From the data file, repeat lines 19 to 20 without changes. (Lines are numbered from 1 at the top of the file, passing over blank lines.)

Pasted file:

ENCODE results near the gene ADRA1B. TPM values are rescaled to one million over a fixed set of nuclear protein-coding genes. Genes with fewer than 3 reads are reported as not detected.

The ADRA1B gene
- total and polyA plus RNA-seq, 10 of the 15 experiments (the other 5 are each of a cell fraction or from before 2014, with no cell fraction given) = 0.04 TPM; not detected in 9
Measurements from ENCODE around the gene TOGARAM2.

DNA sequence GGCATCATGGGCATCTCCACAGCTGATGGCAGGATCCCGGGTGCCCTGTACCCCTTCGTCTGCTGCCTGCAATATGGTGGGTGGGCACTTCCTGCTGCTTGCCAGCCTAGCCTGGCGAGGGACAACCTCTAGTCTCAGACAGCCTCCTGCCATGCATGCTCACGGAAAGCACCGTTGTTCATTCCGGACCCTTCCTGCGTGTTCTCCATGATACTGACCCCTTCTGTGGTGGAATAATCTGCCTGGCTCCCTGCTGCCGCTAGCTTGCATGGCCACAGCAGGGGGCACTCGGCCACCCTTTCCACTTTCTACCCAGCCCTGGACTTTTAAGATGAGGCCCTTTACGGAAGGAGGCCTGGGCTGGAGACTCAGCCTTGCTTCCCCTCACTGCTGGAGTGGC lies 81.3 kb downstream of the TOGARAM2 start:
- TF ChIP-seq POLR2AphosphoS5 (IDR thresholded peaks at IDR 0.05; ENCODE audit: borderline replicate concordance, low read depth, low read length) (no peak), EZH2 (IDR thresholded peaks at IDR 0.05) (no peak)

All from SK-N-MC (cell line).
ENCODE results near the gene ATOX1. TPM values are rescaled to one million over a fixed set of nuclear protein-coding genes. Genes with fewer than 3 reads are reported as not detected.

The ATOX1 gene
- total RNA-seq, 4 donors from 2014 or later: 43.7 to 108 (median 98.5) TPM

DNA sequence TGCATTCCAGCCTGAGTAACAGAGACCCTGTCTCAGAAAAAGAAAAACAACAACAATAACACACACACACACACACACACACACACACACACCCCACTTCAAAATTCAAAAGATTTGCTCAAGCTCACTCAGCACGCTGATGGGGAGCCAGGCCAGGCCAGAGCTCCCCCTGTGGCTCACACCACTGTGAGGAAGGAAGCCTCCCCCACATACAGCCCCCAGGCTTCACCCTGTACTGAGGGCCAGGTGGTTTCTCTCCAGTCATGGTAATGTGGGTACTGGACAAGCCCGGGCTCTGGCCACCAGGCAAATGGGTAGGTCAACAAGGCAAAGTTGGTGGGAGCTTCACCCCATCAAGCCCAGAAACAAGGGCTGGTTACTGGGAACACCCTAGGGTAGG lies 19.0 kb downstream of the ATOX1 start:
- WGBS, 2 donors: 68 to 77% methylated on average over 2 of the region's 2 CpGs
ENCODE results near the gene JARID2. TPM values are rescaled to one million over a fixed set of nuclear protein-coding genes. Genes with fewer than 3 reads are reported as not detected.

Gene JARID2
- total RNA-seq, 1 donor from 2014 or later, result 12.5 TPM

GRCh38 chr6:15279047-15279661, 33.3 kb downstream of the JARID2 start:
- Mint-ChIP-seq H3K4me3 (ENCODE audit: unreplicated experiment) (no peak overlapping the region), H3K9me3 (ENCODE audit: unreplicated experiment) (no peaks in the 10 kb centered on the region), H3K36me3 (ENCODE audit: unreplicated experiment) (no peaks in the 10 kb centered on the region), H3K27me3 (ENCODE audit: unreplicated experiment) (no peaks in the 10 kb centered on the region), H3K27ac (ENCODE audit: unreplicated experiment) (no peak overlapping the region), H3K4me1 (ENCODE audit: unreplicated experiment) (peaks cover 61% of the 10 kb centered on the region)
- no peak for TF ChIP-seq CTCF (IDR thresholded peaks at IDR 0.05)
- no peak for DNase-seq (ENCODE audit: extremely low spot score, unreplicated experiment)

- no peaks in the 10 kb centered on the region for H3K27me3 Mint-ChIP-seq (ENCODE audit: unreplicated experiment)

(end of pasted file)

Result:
- no peak for DNase-seq (ENCODE audit: extremely low spot score, unreplicated experiment)

- no peaks in the 10 kb centered on the region for H3K27me3 Mint-ChIP-seq (ENCODE audit: unreplicated experiment)